On a conference panel? Come prepared

Since the publication of my memoir, Leaving the Hall Light On (Dream of Things), and now the publication of my historical novel, Papa's Shoes (Aberdeen Bay), I've been asked to appear at many writers conference panel discussions. Actually I've been asked to speak on my own - which I did once - but I always prefer to among three to four others on a panel. This last Friday evening I appeared on the Greater Los Angeles Writers Conference panel "Writing a Best-Selling Memoir" with four other authors. One authored two biographies of well-known television stars, one wrote a book she called a fictionalized memoir, one was an agent and lawyer who discussed some of the legal issues of writing memoirs, and the moderator, who was a public relations specialist and editor. That said, I was really the only true memoir author on the panel. By the way, the agent/lawyer emphatically said there is no such thing as fictionalized memoir. It's either fiction or memoir, but not both. And I emp … [Read more...]

Joan Baez’ new song is going viral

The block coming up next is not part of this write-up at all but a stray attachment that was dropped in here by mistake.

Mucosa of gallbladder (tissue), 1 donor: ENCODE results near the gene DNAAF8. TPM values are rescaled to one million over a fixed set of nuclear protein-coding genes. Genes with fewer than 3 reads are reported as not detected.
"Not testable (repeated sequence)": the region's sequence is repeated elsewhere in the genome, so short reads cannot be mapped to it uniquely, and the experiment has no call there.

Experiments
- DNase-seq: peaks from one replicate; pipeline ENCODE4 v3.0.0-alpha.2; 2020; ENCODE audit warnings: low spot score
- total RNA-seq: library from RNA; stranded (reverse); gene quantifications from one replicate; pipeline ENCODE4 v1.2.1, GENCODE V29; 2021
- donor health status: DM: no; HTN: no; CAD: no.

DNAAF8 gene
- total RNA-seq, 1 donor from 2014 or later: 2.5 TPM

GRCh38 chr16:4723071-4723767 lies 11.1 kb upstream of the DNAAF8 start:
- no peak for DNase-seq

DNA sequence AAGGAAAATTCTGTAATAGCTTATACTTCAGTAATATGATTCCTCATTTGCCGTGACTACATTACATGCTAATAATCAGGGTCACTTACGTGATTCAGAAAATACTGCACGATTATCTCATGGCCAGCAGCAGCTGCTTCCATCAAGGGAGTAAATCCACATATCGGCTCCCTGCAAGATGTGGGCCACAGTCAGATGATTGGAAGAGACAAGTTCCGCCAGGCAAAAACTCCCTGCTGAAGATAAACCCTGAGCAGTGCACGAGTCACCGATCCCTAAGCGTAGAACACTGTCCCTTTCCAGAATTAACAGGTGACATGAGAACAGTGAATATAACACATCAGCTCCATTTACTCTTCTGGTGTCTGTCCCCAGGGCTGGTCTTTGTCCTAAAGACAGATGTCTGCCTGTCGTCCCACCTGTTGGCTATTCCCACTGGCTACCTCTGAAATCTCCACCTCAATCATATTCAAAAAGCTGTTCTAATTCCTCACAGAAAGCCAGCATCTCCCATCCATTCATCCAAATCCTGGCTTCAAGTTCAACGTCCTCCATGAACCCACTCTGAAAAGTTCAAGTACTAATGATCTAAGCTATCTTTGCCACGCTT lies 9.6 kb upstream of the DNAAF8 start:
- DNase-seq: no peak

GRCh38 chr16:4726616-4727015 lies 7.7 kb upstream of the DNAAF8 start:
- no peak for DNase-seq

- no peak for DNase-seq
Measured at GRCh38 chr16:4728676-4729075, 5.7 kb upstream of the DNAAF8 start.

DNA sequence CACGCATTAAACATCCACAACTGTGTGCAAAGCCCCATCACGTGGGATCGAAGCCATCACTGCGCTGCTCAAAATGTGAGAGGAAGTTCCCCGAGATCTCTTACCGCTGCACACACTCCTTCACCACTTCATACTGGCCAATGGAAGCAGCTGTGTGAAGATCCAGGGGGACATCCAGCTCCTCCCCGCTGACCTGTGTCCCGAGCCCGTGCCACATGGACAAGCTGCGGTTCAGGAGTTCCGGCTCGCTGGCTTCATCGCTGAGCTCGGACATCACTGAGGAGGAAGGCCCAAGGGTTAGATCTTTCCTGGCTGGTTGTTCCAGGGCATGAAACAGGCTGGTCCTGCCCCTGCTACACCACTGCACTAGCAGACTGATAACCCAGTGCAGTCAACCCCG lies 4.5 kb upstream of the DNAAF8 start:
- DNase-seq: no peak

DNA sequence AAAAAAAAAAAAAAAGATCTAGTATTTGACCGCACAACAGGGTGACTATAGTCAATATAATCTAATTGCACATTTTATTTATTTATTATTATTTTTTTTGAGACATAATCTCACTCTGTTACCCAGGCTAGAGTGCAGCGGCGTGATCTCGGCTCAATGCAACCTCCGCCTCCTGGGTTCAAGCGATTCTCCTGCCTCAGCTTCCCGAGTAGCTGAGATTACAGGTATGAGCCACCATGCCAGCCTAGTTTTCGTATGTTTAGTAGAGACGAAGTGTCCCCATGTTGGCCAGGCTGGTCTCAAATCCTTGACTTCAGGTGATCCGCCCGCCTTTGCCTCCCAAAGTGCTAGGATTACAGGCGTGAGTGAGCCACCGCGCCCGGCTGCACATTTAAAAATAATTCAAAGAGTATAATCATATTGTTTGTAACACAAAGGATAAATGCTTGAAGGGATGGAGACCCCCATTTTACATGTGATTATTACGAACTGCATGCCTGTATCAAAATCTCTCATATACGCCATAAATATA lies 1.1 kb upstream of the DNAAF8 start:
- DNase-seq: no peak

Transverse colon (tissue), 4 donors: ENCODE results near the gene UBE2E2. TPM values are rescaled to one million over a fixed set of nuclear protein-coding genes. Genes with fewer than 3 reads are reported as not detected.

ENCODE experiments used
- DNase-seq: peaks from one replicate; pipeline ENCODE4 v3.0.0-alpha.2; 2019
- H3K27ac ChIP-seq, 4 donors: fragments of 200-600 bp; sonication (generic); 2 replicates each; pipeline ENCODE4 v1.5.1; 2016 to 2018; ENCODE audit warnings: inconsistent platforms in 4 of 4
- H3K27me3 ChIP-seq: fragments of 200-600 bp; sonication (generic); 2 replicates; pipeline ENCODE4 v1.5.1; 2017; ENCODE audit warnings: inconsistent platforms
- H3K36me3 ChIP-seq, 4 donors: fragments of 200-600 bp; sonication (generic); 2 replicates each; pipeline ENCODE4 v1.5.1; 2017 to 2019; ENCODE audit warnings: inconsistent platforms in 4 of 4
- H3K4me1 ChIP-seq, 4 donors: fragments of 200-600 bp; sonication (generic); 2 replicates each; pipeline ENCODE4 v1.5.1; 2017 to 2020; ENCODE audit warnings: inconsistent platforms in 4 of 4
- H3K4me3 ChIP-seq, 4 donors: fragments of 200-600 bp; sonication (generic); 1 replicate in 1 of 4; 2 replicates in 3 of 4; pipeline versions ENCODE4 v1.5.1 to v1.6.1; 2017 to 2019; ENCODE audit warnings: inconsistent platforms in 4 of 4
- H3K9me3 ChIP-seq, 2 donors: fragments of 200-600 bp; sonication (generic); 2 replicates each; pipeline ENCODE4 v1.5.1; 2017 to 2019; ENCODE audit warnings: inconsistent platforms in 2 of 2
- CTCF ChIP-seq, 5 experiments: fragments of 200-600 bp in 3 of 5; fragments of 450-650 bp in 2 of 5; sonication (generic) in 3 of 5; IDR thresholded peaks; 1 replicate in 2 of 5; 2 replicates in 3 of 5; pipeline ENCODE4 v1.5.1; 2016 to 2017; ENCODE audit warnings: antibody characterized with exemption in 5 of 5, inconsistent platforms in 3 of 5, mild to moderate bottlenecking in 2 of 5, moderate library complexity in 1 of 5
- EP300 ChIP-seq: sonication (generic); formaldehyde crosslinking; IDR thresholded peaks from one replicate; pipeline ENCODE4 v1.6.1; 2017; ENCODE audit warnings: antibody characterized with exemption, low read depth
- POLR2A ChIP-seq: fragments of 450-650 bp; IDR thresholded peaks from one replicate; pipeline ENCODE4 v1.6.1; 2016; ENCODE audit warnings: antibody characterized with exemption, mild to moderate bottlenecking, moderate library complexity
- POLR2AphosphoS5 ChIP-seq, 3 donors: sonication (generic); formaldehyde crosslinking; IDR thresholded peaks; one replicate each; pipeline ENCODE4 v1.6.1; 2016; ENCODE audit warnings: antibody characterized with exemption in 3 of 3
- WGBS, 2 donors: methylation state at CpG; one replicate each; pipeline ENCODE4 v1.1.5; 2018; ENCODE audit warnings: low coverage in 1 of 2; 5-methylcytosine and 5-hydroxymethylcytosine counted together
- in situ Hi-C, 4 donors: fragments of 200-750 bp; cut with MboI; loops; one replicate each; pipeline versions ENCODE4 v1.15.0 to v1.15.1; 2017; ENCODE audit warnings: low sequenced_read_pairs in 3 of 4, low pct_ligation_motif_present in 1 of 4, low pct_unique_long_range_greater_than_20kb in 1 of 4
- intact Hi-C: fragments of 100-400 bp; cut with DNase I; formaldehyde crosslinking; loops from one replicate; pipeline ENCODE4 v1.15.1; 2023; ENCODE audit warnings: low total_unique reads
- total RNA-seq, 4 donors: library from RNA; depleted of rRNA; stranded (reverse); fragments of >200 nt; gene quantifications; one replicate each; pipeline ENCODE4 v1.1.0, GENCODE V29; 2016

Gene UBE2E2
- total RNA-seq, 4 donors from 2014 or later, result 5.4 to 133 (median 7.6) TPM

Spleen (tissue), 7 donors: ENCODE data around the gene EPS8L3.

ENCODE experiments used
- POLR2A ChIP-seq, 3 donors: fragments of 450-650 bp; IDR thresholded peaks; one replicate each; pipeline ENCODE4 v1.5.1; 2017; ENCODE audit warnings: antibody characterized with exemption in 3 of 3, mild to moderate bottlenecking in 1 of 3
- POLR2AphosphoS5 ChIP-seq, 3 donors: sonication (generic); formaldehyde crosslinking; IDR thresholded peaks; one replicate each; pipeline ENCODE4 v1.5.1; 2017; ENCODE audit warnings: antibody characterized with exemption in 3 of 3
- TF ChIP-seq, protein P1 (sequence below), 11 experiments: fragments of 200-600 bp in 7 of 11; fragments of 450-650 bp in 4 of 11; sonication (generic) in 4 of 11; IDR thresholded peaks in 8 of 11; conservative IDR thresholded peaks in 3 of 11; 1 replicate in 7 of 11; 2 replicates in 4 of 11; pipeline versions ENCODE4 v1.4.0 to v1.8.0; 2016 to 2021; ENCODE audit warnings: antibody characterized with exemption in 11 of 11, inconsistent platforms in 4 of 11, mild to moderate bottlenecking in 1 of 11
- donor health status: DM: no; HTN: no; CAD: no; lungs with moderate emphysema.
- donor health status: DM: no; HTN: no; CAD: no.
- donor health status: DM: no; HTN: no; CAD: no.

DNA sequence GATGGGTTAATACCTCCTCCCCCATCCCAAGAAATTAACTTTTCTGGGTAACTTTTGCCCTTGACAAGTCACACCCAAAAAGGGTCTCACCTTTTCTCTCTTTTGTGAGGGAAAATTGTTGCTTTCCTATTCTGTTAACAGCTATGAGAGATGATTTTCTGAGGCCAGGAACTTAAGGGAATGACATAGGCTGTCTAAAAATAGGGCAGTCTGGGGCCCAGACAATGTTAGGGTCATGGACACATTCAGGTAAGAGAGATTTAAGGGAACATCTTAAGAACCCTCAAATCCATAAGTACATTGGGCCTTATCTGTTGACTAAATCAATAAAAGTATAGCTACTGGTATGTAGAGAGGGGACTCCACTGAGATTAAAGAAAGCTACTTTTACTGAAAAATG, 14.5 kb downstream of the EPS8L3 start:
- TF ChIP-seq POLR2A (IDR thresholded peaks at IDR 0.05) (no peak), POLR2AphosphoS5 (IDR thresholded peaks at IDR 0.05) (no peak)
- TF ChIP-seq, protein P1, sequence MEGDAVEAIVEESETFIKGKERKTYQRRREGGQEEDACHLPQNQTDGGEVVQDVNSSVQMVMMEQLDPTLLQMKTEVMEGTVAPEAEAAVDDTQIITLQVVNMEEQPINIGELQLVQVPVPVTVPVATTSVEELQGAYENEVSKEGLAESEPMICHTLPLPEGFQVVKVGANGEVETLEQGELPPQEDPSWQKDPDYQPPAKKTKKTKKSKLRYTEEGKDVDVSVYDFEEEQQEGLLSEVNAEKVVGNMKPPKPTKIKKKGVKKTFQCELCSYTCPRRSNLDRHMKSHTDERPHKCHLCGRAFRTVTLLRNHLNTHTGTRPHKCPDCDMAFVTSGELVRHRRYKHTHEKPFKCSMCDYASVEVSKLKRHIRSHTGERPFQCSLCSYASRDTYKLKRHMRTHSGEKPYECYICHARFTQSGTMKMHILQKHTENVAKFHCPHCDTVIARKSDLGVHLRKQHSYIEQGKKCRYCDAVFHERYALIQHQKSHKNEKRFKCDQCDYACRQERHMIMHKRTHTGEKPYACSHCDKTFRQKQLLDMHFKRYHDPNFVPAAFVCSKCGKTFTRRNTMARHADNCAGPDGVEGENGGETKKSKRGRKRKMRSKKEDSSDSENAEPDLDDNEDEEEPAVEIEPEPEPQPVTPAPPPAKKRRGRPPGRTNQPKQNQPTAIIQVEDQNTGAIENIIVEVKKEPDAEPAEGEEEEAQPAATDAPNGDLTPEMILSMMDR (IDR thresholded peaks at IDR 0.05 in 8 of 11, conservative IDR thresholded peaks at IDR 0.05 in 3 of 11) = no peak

As a teen ager and young adult, Joan Baez' songs were my fave. I even got to hear/see her in person at the University of California at Berkeley  when I went up there to visit my sister. I still listen to her on my iPhone. I have several of her songs uploaded there. So, it is with great pleasure to share the latest song that she recently published. Here's the article that was published on Thursday, April 06, 2017 by Common Dreams. Joan Baez Goes Viral With 'Nasty Man,' a Protest Song for the Trump Era "Here's a little song/about a man gone wrong/while building up his evil empire" by Nika Knight, staff writer Joan Baez performing in 2015. (Photo: Getty) Joan Baez, protest singer of the peace and civil rights movements of the 1960s, has gone viral with a protest song for today's Trump era, called "Nasty Man." The song features roses in the Rose Garden telling President Donald Trump … [Read more...]